This week the series which raids the comedy archives of ITV brings us Comedy Classics: The New Statesman.
Rik Mayall was the star of the show as Alan B’stard the right wing MP who was the personification of Tory sleaze and corruption.
The sitcom, which was first broadcast on ITV in 1987, centred on Alan, his equally corrupt wife, Sarah, and his whipping boy, Piers Fletcher-Dervish.
Fans of The New Statesman, including Lesley Joseph and Antony Cotton share their memories of the show and Mayall’s character.
Lesley tells Comedy Classics: “He was monstrous, unfeeling, nasty and vindictive. He pushed it as far as he could go and he created a monster.”
Antony adds: “He was a pig of a character.”
Laurence Marks and Maurice Gran, who wrote the sitcom, tell Comedy Classics that Mayall approached them to ask them to write a character for him.
Maurice Gran says: “We said, ‘What do you want to do? What sort of character do you want to play?’ and he said, ‘I like to play characters who are the worst side of me – cowardly, depraved, greedy, over-sexed and murderous’. And so we said, ‘Well then, you want to be a Conservative back-bencher’.”
The pair describe how the character was corrupt and sadistic but exactly what they considered every Tory MP to be like – and he sent shockwaves through the House of Commons.
Former MP Edwina Currie tells the show: “There were certainly members of the back bench Conservative side of the house who were disgusted, absolutely appalled.”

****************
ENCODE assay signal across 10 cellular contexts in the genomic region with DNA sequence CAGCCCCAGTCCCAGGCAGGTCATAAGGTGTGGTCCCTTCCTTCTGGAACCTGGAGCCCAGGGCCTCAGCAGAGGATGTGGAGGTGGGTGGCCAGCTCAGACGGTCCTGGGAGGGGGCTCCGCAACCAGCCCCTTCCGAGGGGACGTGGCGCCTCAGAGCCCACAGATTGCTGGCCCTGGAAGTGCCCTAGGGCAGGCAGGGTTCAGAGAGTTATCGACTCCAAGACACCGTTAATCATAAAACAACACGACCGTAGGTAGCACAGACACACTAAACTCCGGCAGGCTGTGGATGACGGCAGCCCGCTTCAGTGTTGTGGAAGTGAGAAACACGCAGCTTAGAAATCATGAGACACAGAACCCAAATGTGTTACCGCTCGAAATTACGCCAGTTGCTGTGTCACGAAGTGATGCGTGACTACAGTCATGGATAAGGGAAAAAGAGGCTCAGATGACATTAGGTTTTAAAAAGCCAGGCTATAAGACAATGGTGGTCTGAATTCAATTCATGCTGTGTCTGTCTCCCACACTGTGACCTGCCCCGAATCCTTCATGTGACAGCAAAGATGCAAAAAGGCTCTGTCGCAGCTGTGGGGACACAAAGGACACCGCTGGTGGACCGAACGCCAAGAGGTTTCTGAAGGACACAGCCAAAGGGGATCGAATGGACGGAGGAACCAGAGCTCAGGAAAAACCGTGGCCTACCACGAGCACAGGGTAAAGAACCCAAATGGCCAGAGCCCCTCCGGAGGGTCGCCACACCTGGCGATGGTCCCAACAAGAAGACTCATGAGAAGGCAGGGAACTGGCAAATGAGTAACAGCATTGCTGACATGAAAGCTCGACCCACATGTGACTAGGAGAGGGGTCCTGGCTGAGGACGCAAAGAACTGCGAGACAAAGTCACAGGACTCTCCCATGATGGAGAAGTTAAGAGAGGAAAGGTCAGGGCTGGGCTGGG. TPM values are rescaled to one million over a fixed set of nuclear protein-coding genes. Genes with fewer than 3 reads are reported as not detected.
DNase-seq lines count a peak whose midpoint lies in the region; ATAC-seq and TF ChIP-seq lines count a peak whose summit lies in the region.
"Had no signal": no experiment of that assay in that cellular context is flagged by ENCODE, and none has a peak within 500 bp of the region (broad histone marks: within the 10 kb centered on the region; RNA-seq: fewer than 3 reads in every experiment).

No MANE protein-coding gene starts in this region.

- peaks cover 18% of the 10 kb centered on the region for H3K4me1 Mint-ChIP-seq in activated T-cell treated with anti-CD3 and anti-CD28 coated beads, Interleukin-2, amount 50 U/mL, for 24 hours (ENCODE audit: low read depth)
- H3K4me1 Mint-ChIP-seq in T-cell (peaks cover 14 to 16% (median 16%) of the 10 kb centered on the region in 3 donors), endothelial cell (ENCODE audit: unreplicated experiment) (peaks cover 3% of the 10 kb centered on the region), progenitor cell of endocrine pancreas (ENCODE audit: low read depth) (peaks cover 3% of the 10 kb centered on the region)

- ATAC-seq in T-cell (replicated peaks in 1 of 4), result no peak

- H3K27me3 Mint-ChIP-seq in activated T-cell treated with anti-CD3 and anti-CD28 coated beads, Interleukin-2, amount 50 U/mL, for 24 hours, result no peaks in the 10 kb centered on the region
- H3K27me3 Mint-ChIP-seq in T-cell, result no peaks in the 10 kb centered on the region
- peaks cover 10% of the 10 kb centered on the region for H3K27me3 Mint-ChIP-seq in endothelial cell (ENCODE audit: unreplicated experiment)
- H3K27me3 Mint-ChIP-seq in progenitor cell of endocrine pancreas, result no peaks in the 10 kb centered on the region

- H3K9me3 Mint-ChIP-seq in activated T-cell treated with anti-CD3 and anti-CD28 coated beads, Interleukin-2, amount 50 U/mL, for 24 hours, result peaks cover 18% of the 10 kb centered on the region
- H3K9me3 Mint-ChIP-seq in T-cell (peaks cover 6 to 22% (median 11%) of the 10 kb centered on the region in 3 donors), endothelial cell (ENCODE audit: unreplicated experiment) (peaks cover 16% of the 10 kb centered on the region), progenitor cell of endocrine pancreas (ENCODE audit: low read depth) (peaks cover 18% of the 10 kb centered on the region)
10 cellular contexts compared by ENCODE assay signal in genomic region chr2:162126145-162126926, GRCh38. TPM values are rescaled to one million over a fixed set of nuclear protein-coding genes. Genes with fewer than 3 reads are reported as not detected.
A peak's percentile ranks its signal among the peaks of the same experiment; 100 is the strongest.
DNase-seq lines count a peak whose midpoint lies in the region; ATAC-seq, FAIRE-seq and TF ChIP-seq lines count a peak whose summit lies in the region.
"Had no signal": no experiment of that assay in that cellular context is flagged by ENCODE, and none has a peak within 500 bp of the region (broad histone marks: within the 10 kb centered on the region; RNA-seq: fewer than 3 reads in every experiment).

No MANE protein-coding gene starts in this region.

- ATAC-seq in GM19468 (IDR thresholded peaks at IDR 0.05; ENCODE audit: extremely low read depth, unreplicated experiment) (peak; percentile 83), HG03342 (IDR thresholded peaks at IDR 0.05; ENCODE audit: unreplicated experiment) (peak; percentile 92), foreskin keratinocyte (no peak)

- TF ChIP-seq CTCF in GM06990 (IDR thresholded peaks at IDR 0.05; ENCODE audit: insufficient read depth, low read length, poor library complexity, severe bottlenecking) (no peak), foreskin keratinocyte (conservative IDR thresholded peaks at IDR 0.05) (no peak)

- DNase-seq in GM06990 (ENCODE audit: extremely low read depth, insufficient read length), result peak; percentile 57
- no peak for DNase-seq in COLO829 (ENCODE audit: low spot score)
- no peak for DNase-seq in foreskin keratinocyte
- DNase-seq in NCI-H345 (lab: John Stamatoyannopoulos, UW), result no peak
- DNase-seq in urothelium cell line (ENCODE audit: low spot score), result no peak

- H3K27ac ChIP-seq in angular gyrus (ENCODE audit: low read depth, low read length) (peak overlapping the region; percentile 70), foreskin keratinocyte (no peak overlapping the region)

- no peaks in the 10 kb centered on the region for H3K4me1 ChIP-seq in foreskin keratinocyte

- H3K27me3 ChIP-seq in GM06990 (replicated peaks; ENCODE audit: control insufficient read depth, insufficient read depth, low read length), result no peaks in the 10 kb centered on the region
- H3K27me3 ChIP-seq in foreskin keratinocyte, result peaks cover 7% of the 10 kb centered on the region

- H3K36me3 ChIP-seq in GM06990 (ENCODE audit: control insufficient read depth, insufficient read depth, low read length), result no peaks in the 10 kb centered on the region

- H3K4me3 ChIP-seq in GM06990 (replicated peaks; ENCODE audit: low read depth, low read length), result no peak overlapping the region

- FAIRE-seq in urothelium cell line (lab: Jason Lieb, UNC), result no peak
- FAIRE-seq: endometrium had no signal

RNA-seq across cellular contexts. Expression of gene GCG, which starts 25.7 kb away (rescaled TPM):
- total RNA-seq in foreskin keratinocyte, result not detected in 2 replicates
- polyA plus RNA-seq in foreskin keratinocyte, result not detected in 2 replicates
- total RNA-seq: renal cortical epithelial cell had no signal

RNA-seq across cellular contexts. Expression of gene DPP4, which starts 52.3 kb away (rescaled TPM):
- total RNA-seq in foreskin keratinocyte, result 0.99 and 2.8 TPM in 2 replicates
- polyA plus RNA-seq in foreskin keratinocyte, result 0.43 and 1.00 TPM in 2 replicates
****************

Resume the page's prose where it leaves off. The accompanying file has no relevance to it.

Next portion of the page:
Comedy Classics features favourite clips of the sitcom, which courted controversy and satirised all the political issues of the day from the illegal sexual antics of elderly MPs to government blackmail and embellishment.
There are also clips of Alan and his trophy wife, Sarah. The couple hated each other but needed each other even more as Alan wanted Sarah for status and she wanted him for his money.
Actress Marsha Fitzalan, who, until The New Statesman had only ever featured in period dramas and domestic sitcoms, explains what it was like playing the bisexual and promiscuous Sarah.
She says: “It’s far more fun playing a villain than some little soppy do-good type person. That’s why I loved playing Sarah actually, because she’s a baddie.
“Sarah’s life was all shopping and f***ing really, that sums her up. I used to hope that my parents wouldn’t watch it. I used to tell them that is was on on a different night so that they missed particular scenes that I didn’t want them to see.”
The writers also tell Comedy Classics about Mayall’s embellishment of the physical scenes. One scene in particular had more complaints than any other – the torture of Piers’ teddy bear.
Maurice Gran says: “Rik Mayall loved to embellish the physical business of the show, so you could come in for a rehearsal halfway through the week and find that it has run on for ten minutes because whereas you’d written in the script, ‘Alan hits Piers’, there was now five minutes of choreographed violence.”
In 1990 the series won a BAFTA and an Emmy but as the writers were creating the third series Margaret Thatcher resigned. With Major at the helm of the Tory party, the creators decided to set the fourth series in Europe – and that was to be the last.
Comedy Classics takes a look at what happened to the cast members when the series ended.
Tuesday, 2 December 2008, 10:40PM – 11:40PM